You can see the honest, unpretentious focus on craft in Jameson’s process. There’s no denying that Jameson is a global brand—the best selling Irish whiskey in the world—but what I didn’t realize is how much Jameson leans on Ireland to make that globally-appreciated whiskey. The water either comes from the river that flows through the distillery’s grounds or wells located on the property. They source their barley and grain from surrounding farms—all of which are within 100 miles of the distillery. And Jameson has been doing it this way for 200 years.
At the distillery, Ger Buckley demonstrates the treasured art of coopering, a craft that dates back to the Romans. Not much has changed in the cooper’s craft since then. Ger is a fifth generation cooper himself. Most of the tools he uses have been handed down through the four generations of Jameson coopers that have come before him. He’s using his father’s tools, and his father was using his father’s tools…They’re ancient and heavy, the wood handles almost shiny from decades of use.
He walks us through the nuts and bolts of his job, which is largely concerned with rehabilitating used bourbon barrels that Jameson imports from the U.S. Using a hammer and a wedge, he disassembles a big whiskey barrel, banging the metal rings off of the wood staves until the thing falls apart at his feet, like a jigsaw puzzle that a kid has shaken loose. He replaces a bum stave and rebuilds the thing, matching big staves with little staves until it looks like a barrel again. Undoing the barrel has loosened some of the whiskey that the wood has absorbed, and it trickles out of the bottom of the wood onto the concrete floor in a black, inky puddle that smells like vanilla. I contemplate getting on my hands and knees to lick it, just to see what it tastes like.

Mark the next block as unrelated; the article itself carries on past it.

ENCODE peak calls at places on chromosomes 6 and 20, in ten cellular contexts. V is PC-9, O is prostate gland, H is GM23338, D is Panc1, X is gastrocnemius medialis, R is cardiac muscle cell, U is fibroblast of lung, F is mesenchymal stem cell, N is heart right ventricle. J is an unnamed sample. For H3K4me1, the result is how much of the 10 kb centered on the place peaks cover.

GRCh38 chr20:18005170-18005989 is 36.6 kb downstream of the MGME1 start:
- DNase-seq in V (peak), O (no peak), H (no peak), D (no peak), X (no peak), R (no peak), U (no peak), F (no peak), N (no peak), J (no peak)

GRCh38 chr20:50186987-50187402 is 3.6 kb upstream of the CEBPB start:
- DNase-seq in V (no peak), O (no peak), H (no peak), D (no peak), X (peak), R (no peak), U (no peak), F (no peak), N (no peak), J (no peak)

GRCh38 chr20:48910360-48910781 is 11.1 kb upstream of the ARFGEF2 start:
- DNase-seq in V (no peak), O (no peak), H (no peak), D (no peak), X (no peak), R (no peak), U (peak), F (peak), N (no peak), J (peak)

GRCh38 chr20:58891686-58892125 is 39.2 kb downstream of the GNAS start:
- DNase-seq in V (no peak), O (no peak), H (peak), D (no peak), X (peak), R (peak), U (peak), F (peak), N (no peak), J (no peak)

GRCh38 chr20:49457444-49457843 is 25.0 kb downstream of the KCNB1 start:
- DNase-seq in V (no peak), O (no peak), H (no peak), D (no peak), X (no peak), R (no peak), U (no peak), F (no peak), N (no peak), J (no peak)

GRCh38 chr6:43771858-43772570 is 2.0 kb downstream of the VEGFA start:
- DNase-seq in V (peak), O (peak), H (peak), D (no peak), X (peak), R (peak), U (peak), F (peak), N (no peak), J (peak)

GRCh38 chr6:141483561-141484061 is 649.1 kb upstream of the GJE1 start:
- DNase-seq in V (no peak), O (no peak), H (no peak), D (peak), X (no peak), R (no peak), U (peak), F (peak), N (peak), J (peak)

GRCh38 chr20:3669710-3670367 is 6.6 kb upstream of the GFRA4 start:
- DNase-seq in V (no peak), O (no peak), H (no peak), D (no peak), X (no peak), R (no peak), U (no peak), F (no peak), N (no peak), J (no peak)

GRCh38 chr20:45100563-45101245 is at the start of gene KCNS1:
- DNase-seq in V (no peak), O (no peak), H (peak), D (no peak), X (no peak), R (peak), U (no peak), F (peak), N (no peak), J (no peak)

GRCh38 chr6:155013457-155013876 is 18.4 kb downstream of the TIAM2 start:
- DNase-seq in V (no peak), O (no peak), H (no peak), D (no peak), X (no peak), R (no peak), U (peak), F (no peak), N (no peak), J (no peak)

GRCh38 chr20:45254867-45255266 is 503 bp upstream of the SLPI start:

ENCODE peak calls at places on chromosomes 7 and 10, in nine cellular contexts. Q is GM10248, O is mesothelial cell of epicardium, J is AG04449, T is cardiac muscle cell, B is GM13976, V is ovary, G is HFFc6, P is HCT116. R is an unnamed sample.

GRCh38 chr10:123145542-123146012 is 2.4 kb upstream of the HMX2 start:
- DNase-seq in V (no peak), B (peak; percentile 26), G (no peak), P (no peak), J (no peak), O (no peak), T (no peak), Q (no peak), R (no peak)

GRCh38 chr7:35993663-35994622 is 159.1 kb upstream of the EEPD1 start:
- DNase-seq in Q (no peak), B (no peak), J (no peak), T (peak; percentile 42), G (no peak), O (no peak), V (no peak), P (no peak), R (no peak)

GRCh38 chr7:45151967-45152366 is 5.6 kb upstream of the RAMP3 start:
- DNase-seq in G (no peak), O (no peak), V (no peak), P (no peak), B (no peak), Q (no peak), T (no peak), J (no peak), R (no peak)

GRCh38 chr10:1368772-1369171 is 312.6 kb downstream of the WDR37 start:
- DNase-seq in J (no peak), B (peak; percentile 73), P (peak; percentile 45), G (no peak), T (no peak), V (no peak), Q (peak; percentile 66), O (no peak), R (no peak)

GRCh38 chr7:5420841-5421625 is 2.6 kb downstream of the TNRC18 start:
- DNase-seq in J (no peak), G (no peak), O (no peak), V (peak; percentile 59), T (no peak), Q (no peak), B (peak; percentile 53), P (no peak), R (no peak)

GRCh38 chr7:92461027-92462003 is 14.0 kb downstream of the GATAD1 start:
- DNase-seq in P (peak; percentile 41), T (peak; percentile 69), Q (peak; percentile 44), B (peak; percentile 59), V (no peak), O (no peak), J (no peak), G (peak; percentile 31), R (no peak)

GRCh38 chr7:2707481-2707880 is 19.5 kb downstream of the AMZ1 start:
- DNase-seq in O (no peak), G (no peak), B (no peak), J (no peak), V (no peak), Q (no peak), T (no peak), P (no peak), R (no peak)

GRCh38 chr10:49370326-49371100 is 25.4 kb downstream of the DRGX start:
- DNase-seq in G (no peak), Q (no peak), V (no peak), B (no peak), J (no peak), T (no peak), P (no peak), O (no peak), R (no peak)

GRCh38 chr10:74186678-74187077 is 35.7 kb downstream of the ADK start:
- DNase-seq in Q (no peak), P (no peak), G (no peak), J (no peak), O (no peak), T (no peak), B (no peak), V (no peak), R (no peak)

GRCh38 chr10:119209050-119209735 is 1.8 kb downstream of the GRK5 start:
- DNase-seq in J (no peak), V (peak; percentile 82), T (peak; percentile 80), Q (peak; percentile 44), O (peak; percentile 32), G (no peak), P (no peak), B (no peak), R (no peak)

“You can get a bottle or two coming out of the wood of a single barrel,” Ger says, explaining a time-honored tradition of coopers extracting the absorbed whiskey by balancing these big barrels over bowls, or in some cases, tea pots, and holding them still until a bottle of strong booze has been drained.
I like another cooper tradition called “trusting,” where a cooper at the end of his apprenticeship will tuck himself into a big sherry barrel and then get rolled around the distillery grounds.
When Ger isn’t beaming about the nuances of coopering, he’s telling Irish folk tales about eating a salmon that delivers all the world’s wisdom, and cursed swans and warrior crows. It’s no wonder the man has become a bit of a living legend. He even has a beer named after him. He’s the kind of guy that makes you want to go home and become a cooper.
After touring the distillery operations, we sit for a session of the Irish Whiskey Academy, where we learn the science behind Jameson’s distillation process, and actually distill a small batch of raw spirits in a mini lab that looks a little bit like the gin still they used in M.A.S.H.
We finish the academy with a tasting of a few of Jameson’s more high-end brands. Green Spot is smooth and mouthwatering, and smells like honey. Jameson 18 is more complex with dried fruit on the palate. Redbreast 21 just launched in the states. For this top-shelf spirit, they pulled from just 65 casks, all of them aged for an average of 19 years, then they put it back into sherry casks for another three to four years. It’s a far more intense whiskey, with notes of raisin hidden inside its dry, warm character. It has a spice that sits on the tongue.